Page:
Professional fact-checking about as broken as professional journalism

The same biases that distort political reporting show up in attempts to call out lies

Topics: Media, Media Criticism, Paul Ryan,

Professional fact-checking about as broken as professional journalismHouse Budget Committee Chairman Paul Ryan, R-Wis., touts his 2012 federal budget during a news conference on Capitol Hill in Washington, April 5, 2011. (Credit: AP/J. Scott Applewhite)

If I were to, say, swipe your grandfather’s copy of “See, I Told You So” by Rush Limbaugh from his den, and then mail him a gift card good for a portion of the price of an Amazon Kindle, I think your grandfather would be well within his rights to call me a thief and possibly a communist. Politifact disagrees, apparently, as Democrats have been accused of telling the “lie of the year” for arguing that a vote to replace Medicare with a private voucher system does not constitute voting to “end” the program. The government program that would be replaced with a private voucher system. Replacing a thing with something else no longer constitutes getting rid of that thing. FYI.

Politifact’s decision, needless to say, frustrated a lot of people. They have been accused of naming this arguably true claim the year’s biggest lie because Rep. Paul Ryan, the man who came up with the Medicare-replacing plan, launched a big letter-writing campaign lobbying for it, complete with a badly lit YouTube video. Paul Krugman and others say that Politifact made this decision in the interest of achieving the illusion of “balance,” because the past couple “lies of the year” have all belonged to Republicans.

The central argument for labeling this statement a “lie” is that campaign ads were produced that were supposed to scare senior citizens into voting for Democrats, even though the Republican plan exempted people who are currently senior citizens. The idea is that scare-mongering is basically the same thing as deceiving, which seems to make it extremely difficult to make a forceful political argument, in cases where you believe your opponent’s policies would make things radically worse.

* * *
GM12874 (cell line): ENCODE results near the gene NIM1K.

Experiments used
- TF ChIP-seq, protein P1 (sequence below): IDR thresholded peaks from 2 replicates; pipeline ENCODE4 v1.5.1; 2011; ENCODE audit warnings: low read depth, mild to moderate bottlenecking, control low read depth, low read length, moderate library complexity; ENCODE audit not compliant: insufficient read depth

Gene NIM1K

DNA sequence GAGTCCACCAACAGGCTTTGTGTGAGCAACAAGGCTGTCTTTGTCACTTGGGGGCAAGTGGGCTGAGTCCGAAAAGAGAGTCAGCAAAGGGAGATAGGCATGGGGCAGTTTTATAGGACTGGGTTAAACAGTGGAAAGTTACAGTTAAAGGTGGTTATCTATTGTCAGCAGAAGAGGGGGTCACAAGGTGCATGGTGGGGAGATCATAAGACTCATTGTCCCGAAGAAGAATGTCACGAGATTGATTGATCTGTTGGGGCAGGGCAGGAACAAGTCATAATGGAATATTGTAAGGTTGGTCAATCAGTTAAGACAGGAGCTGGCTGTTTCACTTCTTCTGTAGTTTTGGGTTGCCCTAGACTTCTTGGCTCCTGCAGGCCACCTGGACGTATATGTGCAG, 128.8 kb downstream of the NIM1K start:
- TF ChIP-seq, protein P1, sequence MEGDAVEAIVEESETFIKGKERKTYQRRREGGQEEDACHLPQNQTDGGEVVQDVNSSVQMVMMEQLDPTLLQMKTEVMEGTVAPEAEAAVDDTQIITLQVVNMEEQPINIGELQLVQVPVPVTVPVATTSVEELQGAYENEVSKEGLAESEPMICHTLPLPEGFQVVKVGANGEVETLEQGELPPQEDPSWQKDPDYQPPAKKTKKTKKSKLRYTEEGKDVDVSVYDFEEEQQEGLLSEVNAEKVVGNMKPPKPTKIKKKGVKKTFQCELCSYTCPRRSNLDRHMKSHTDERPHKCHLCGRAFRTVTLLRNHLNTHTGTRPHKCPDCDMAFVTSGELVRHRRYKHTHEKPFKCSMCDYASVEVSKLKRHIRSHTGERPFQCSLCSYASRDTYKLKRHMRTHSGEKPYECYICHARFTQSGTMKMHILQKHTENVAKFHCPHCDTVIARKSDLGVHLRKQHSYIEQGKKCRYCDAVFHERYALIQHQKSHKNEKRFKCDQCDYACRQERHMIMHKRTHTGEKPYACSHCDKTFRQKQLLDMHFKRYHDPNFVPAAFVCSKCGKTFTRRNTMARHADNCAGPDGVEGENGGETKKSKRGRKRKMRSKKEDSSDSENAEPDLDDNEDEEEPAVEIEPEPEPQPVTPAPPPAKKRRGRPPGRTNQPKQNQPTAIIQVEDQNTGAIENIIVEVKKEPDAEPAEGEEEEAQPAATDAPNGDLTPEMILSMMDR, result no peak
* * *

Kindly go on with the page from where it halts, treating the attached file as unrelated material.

Though it’s received less attention so far, Factcheck.org named the Medicare claim one of its three “Whoppers of 2011.” According to Factcheck, saying the Ryan plan would “essentially end Medicare” doesn’t count as a true statement because Democrat Ron Wyden joined with Paul Ryan to endorse a similar plan. Also saying it involves “cutting benefits for seniors” is false because the plan would only go into effect for people who will be seniors in the future.

This means the problem is not an isolated one. It’s not simply the journalists at Politifact clinging to a dubious claim because it grants them non-partisan cover. There is something broken about the institution of “fact-checking” as it currently operates.

Glenn Greenwald says professional fact-checkers rely too much on institutional Washington “experts” to determine the truth. Mark Hemingway, less convincingly, says fact-checkers are just biased liberals. Dan Kennedy, more convcingingly, says fact-checkers are simply programmed to ferret out lies, and are manufacturing lies in order to have material to write about.

As CJR said, in an editorial quoted by the New Republic’s Alec MacGillis: “One can mislead without betraying a carefully constructed set of facts.” And one can tell the truth while exaggerating or engaging in hyperbole. I think the simple truth, in this instance, is that these fact-checkers all saw the frankly ridiculous ads in which old people were wheeled to the brink of a cliff and thought it was all a bit much, and certainly not a sober explanation of the Ryan plan. And I think the political reporter’s natural cynicism, the conviction that both sides lie equally and often, led them to believe that there was no substantial difference between Sarah Palin labeling a review board a “death panel” and Democrats labeling the effective transformation of Medicare into a different thing the “end of Medicare” (while using scare-the-seniors visuals).

In other words, fact-checking practiced under the operating rules of “unbiased” “objective” political journalism will sometimes just highlight the failings of “unbiased” “objective” political journalism. Sometimes, the fact-check will look like a bad “centrist’s” opinion column. (The Ryan plan may radically alter Medicare, but it’s irresponsible to say it ends it, says David Brooks….)

The press has a real and serious need for a mechanism by which it can report the unvarnished truth, which by necessity involves judgment calls and the application of critical thinking that can often look like “bias.” Right now, the most prominent version of that mechanism has revealed itself to be as flawed as the rest of the political press.

Alex Pareene

Alex Pareene writes about politics for Salon and is the author of "The Rude Guide to Mitt." Email him at apareene@salon.com and follow him on Twitter @pareene

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